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Professor Adam Berlin’s Award-Winning New Novel, Both Members of the Club, Explores Boxing, Friendship and the Nature of Conflict

English professor Adam Berlin’s new novel about boxing, Both Members of the Club, published by Texas Review Press and winner of the Clay Reynolds Novella Prize, is hailed as “astonishingly personal and touching. Berlin displays and dramatizes the physical ordeal of training, of boxing, and offered it without romance, without ideal, but also without apology.”

The main character, Billy Carlyle, is a professional fighter whose glory days are waning. As he begins to lose fights, his friends Gabriel, an aspiring actor, and Sam, an artist, try to convince him to retire so he may avert injury and humiliation. Billy moves to Paris attempting to rebuild his career with his friend Gabriel in tow, who is trying to determine the authenticity of his own dreams of becoming an actor. The book explores the complicated dynamics of friendship, ambition, and violence in the world of boxing.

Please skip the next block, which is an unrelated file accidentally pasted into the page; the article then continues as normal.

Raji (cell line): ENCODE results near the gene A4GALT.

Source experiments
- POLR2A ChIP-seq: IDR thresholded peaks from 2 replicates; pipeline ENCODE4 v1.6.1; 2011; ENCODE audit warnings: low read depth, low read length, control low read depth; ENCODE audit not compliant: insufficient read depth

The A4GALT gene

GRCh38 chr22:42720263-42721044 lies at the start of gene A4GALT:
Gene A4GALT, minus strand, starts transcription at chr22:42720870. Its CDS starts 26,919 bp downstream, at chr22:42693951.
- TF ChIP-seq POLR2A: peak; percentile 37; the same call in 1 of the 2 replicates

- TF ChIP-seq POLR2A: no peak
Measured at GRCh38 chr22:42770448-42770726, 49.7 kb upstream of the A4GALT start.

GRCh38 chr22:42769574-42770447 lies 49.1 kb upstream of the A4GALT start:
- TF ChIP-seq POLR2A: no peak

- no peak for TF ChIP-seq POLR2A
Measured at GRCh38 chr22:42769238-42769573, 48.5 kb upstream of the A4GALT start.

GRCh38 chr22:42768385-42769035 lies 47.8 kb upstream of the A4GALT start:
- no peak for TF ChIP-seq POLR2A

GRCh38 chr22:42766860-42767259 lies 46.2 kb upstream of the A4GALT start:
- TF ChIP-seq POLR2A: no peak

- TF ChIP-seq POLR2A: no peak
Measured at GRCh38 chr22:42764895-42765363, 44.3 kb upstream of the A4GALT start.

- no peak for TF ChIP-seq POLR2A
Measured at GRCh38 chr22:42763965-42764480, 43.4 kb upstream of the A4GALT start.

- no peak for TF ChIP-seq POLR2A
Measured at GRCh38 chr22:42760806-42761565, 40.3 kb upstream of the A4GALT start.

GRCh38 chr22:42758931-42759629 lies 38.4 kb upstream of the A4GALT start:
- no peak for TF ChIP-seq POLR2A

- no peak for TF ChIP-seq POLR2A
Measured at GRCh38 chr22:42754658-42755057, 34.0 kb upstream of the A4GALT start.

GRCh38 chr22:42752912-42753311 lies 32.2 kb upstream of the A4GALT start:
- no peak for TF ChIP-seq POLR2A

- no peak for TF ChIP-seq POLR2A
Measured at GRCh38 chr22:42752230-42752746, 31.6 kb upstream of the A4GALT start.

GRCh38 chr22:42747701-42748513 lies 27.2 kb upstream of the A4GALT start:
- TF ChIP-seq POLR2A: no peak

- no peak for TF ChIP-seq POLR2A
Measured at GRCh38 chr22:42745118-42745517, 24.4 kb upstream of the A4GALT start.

Berlin’s interest in boxing was instilled within him at a young age by his father who was a devoted fan of the sport. Berlin and his brother pursued the passion as adults: Berlin regularly writes for, interviewing major boxers and covering events, and his brother, who is a lawyer, represents professional fighters and fight managers.

Berlin says that he has a deep appreciation for the sport because he believes it has strong parallels to the act of writing and the drama and conflict inherent throughout a person’s life.

“Boxing is conflict and that is a story. It’s about man vs. man on the purest level— boxing has no equipment, so it’s all about physical and mental strength, one man testing himself against another. In a classic sense that’s what a story usually does,” says Berlin. “A character has an obstacle and has to get through that obstacle. A fighter steps into the ring and across from him is another fighter, a human obstacle.” Berlin says that most of the preparation and work for boxing and writing is done in solitude, prior to the fight or the tangible book. “So there’s a kinship of loneliness between writers and fighters.”

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